Relative to rapidly growing metros such as Charlotte, Austin, Nashville and Raleigh, Rochesterians need to be realistic about the community’s advantages and disadvantages. A recent Brookings Institution study of 2012-2017 migration identified Rochester (and Buffalo) for substantial out-migration of residents aged 25 to 34 and 55+. Charlotte was one of the top in-migration metros for both age groups. There are many factors driving these outcomes, so I will not attempt in-depth comments.
Charlotte is arguably a more diverse, integrated community that is very welcoming to newcomers. There are few things that Rochester offers (culture, outdoors, food, housing, entertainment) that are not offered in Charlotte. With the recent Charlotte arrival of an Abbott’s frozen custard store, the list is even shorter! In brief, I encourage Rochesterians to be introspectively honest and not overstate quality-of-life advantages. Rochester must become a magnet for early career (25-34) talent.
Second, Rochester has two interrelated, competitive deficiencies. These political nightmares are the biggest barriers to a Rochester resurgence.
The overall New York tax and regulatory environment handicaps the competitiveness of Rochester companies and residents. Until New York acts upon the reality that upstate cannot bear the burden that is acceptable in New York City, this will negatively offset good local economic development strategies. New York taxes are certainly a factor in the loss of older (55+) Rochester residents.
Rochester-area residents, and all New Yorkers, are taxed for K-12 education at uncompetitive levels. Although suburban districts can demonstrate quality outcomes for the spending, the city school district performance is a tragedy for many of its students. This adversely affects workforce readiness and Rochester’s attractiveness to potential employers and residents.
Monroe County educates about 110,000 students. It costs the taxpayers $660 million more to educate those students than it would if the students were enrolled in public schools in booming southern metros. I’ll explain using National Center for Education Statistics 2013-14 data.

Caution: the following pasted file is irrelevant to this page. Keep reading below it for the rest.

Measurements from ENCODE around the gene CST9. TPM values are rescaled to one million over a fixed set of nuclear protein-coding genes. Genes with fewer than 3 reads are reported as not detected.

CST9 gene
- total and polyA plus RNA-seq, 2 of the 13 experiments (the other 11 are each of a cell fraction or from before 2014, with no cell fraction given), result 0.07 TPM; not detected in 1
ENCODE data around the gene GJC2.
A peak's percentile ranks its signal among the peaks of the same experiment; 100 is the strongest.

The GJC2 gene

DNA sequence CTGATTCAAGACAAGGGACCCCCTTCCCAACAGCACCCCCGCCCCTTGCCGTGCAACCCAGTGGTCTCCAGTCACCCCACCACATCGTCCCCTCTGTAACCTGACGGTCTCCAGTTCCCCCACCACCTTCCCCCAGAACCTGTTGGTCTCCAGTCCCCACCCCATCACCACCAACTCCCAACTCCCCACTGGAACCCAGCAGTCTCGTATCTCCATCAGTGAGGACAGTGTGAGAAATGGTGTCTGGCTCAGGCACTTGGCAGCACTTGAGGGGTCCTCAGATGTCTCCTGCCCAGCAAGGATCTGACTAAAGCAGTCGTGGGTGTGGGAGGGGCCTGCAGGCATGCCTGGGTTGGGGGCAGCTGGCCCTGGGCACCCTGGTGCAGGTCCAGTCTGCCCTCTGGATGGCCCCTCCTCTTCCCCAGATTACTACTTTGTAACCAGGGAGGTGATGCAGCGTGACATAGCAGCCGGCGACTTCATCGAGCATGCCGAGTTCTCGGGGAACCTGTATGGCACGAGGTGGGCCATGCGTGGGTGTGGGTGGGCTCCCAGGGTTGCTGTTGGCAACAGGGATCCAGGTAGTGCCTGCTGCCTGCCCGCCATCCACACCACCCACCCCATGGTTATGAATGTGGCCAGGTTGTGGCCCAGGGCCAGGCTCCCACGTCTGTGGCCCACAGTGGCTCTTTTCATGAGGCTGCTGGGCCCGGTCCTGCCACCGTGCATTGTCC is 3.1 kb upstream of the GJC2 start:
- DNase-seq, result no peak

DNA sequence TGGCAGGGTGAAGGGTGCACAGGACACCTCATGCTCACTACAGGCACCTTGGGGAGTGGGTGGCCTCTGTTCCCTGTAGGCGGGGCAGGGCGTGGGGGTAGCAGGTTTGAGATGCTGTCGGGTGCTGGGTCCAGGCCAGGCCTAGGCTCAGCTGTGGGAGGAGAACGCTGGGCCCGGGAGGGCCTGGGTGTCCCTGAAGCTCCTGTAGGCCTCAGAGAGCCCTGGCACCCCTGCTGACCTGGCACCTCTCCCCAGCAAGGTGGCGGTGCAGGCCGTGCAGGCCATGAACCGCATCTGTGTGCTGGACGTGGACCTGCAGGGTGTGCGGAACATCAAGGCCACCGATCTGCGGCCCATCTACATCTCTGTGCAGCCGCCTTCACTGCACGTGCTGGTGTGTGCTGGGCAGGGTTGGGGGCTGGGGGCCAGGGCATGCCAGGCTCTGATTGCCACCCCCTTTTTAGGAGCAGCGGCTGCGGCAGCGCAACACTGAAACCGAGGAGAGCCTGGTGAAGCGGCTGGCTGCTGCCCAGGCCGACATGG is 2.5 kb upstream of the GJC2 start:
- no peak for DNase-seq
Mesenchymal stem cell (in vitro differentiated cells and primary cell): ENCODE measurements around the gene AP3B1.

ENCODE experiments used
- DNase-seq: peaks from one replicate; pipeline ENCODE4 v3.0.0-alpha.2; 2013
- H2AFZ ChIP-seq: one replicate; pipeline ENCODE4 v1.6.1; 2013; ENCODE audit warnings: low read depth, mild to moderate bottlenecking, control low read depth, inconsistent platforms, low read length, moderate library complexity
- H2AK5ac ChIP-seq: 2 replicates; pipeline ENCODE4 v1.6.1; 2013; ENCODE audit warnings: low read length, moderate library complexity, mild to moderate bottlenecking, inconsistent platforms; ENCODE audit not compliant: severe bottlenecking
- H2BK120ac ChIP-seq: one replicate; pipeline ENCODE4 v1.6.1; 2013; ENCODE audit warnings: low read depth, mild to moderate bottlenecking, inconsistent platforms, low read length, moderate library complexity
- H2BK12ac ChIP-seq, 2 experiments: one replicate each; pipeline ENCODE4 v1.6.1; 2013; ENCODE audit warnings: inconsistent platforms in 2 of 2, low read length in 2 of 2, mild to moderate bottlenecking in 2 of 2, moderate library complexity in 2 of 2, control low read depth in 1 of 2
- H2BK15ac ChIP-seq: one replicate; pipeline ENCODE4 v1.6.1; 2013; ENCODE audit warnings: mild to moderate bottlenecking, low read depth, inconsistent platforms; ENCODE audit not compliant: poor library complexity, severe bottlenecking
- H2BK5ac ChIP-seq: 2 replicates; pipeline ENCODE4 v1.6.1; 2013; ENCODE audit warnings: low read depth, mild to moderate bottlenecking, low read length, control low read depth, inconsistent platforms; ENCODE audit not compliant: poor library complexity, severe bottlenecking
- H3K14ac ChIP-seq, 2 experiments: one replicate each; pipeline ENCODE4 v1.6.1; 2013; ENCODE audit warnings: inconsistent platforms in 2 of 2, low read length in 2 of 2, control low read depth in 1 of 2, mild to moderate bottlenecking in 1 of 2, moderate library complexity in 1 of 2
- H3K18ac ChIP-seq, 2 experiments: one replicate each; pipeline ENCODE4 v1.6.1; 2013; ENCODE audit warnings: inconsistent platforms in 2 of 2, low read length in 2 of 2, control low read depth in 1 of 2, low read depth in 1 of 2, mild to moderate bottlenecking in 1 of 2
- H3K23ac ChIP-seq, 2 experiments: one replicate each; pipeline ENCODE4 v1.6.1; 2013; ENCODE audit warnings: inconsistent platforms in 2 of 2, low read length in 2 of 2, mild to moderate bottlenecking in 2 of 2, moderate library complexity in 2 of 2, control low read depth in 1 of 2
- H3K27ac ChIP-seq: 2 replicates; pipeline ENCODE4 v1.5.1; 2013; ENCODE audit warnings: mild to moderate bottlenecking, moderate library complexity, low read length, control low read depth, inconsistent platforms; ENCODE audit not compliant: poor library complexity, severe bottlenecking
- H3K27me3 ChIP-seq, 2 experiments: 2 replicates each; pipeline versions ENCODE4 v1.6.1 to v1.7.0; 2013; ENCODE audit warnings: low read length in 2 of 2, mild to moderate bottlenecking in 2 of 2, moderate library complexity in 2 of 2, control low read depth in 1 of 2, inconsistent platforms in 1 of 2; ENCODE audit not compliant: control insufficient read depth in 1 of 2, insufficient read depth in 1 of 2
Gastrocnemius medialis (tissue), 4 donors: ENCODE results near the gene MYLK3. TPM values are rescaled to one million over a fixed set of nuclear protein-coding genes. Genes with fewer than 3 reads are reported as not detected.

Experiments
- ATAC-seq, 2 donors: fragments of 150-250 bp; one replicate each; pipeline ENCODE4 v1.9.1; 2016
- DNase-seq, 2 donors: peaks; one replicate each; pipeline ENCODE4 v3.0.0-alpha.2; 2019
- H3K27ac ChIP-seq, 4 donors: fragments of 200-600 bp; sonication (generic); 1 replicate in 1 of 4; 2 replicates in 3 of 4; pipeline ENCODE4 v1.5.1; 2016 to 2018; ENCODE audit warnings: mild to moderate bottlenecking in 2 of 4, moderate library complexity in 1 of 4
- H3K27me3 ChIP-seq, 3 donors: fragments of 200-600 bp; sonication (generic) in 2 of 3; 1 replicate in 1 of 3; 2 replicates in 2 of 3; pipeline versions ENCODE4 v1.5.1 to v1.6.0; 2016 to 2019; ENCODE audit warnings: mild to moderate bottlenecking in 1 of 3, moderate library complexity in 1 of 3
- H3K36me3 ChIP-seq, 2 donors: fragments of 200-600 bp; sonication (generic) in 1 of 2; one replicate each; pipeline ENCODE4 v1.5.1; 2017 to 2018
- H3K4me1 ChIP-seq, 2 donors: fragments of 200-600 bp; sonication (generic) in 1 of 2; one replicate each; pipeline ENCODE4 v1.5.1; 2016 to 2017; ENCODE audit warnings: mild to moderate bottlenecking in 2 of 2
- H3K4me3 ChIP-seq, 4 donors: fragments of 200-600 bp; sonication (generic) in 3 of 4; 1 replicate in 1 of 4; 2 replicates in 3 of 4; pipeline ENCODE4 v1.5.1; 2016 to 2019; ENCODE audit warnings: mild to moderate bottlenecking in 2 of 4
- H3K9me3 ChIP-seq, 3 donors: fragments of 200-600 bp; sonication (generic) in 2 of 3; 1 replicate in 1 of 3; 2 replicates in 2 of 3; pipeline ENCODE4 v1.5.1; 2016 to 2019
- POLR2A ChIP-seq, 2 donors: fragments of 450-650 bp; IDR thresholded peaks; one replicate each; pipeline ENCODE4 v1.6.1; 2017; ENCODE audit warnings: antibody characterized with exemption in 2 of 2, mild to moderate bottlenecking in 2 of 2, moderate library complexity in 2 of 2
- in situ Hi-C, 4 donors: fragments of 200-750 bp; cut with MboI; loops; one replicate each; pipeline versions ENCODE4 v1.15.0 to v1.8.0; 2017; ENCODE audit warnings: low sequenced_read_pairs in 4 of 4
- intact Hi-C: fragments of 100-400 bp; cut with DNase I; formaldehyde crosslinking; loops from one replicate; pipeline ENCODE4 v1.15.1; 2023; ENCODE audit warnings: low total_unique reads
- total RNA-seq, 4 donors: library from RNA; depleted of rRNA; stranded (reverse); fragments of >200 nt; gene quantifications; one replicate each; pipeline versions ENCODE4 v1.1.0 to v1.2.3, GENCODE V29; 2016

Current expenditures per pupil for Rochester City were $19,193. The suburban districts were somewhat less costly ($16,000) yielding a Monroe County cost per pupil of $17,000.
Many southern metros operate with countywide school districts. The Charlotte-Mecklenburg district educates 145,000 students at a current expenditure of $8,700 per pupil. I calculated an average of $11,000 for a sample of booming Southern metros (Atlanta, Austin, Charlotte, Nashville, Raleigh).
Each of these communities is thriving, growing, and benefiting from relocation of national businesses that find the local workforces attractive. Their public schools operate at a per-pupil cost that is an astounding $6,000 less than Monroe County. That $660 million cost penalty is absorbed by Monroe County and New York taxpayers.
Rochester is a wonderful community with substantial assets. We enjoyed living in Rochester and Brighton for more than 30 years and return annually for the Jazz Festival. The growing success of the community’s entrepreneurs is gratifying.
But Rochester and upstate will continue to lose human talent and private-sector employment until the uncompetitive costs of excessive local and state government are eliminated.
Paul Wetenhall has been an entrepreneur, corporate manager, university lecturer, and leader of entrepreneurial support organizations in Rochester and Charlotte and currently resides in Davidson, N.C. Before he left the Rochester area, he was president of High Tech Rochester, now NextCorps.